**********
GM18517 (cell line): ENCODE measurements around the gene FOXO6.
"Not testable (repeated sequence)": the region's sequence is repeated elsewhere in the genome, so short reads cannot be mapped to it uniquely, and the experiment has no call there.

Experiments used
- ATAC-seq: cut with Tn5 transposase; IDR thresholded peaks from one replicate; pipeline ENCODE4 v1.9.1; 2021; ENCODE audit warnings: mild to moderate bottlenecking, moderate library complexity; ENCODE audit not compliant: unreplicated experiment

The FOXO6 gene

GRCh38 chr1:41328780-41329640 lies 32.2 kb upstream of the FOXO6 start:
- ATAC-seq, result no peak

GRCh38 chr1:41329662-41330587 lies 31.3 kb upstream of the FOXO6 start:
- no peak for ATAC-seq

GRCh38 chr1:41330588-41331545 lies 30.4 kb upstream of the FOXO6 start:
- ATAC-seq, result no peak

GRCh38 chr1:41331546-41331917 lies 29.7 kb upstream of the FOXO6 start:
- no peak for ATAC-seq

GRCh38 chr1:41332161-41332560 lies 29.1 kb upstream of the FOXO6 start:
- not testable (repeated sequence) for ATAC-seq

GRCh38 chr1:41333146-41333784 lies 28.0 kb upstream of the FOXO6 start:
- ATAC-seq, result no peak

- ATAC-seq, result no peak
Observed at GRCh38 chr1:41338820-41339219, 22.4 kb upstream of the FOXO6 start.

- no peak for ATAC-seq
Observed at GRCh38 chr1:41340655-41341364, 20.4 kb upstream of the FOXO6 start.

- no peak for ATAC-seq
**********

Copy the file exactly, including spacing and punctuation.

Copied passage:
GM18517 (cell line): ENCODE measurements around the gene FOXO6.
"Not testable (repeated sequence)": the region's sequence is repeated elsewhere in the genome, so short reads cannot be mapped to it uniquely, and the experiment has no call there.

Experiments used
- ATAC-seq: cut with Tn5 transposase; IDR thresholded peaks from one replicate; pipeline ENCODE4 v1.9.1; 2021; ENCODE audit warnings: mild to moderate bottlenecking, moderate library complexity; ENCODE audit not compliant: unreplicated experiment

The FOXO6 gene

GRCh38 chr1:41328780-41329640 lies 32.2 kb upstream of the FOXO6 start:
- ATAC-seq, result no peak

GRCh38 chr1:41329662-41330587 lies 31.3 kb upstream of the FOXO6 start:
- no peak for ATAC-seq

GRCh38 chr1:41330588-41331545 lies 30.4 kb upstream of the FOXO6 start:
- ATAC-seq, result no peak

GRCh38 chr1:41331546-41331917 lies 29.7 kb upstream of the FOXO6 start:
- no peak for ATAC-seq

GRCh38 chr1:41332161-41332560 lies 29.1 kb upstream of the FOXO6 start:
- not testable (repeated sequence) for ATAC-seq

GRCh38 chr1:41333146-41333784 lies 28.0 kb upstream of the FOXO6 start:
- ATAC-seq, result no peak

- ATAC-seq, result no peak
Observed at GRCh38 chr1:41338820-41339219, 22.4 kb upstream of the FOXO6 start.

- no peak for ATAC-seq
Observed at GRCh38 chr1:41340655-41341364, 20.4 kb upstream of the FOXO6 start.

- no peak for ATAC-seq